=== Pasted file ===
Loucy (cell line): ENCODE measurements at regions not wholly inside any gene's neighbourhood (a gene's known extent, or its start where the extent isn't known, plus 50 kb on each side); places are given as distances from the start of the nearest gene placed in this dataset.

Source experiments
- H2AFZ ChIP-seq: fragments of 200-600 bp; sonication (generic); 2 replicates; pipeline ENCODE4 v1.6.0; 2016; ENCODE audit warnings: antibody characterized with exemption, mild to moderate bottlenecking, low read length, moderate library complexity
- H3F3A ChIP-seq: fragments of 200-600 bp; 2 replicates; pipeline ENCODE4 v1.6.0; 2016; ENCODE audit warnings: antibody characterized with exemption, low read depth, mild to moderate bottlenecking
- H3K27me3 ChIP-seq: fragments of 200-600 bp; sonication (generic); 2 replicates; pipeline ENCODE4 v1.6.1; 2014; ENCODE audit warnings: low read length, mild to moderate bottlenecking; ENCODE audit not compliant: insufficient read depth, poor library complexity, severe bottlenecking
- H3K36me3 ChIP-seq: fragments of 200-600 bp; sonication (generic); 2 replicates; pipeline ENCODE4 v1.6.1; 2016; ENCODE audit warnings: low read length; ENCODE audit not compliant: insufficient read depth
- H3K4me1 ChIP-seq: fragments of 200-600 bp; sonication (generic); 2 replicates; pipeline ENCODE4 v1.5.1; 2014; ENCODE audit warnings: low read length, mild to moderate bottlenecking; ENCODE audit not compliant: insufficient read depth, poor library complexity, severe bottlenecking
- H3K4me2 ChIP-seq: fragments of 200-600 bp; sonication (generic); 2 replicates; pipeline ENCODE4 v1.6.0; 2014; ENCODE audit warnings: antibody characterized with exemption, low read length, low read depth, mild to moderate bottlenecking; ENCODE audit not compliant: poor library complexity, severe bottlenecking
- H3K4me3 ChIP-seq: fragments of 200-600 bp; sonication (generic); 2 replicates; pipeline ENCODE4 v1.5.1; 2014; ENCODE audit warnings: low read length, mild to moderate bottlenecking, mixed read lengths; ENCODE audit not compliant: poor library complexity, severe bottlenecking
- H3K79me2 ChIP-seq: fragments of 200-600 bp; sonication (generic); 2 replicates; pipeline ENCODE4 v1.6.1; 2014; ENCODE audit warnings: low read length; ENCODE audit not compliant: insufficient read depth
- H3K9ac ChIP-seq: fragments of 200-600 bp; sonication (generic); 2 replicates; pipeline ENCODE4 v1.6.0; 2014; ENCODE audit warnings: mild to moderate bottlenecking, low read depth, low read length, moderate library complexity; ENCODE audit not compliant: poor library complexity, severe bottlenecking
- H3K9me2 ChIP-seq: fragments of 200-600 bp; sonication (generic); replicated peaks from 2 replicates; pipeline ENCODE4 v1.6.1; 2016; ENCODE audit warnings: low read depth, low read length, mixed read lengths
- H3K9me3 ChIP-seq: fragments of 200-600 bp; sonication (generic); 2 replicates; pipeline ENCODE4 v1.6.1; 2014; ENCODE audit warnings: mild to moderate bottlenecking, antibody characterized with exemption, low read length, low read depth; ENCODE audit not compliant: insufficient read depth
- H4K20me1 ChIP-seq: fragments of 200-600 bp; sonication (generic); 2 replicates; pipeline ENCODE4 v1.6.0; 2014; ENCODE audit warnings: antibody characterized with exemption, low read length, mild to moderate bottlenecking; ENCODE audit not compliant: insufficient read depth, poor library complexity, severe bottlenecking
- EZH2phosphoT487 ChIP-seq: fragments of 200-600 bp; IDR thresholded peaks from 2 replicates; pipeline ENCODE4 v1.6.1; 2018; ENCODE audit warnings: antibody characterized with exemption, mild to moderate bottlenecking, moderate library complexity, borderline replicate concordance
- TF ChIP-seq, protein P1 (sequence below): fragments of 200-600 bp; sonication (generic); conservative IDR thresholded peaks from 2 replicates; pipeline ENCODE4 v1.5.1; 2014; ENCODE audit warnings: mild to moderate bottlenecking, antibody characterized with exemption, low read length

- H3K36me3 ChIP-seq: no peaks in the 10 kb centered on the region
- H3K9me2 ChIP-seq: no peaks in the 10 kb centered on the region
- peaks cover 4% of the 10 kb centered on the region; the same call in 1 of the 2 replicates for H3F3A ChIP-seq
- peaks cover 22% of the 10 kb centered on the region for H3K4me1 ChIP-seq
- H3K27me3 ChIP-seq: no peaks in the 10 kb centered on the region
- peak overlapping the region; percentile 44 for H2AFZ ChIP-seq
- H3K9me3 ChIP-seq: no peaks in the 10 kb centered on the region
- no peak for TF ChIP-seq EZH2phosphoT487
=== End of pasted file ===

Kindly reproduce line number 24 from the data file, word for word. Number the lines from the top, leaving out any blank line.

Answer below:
- no peak for TF ChIP-seq EZH2phosphoT487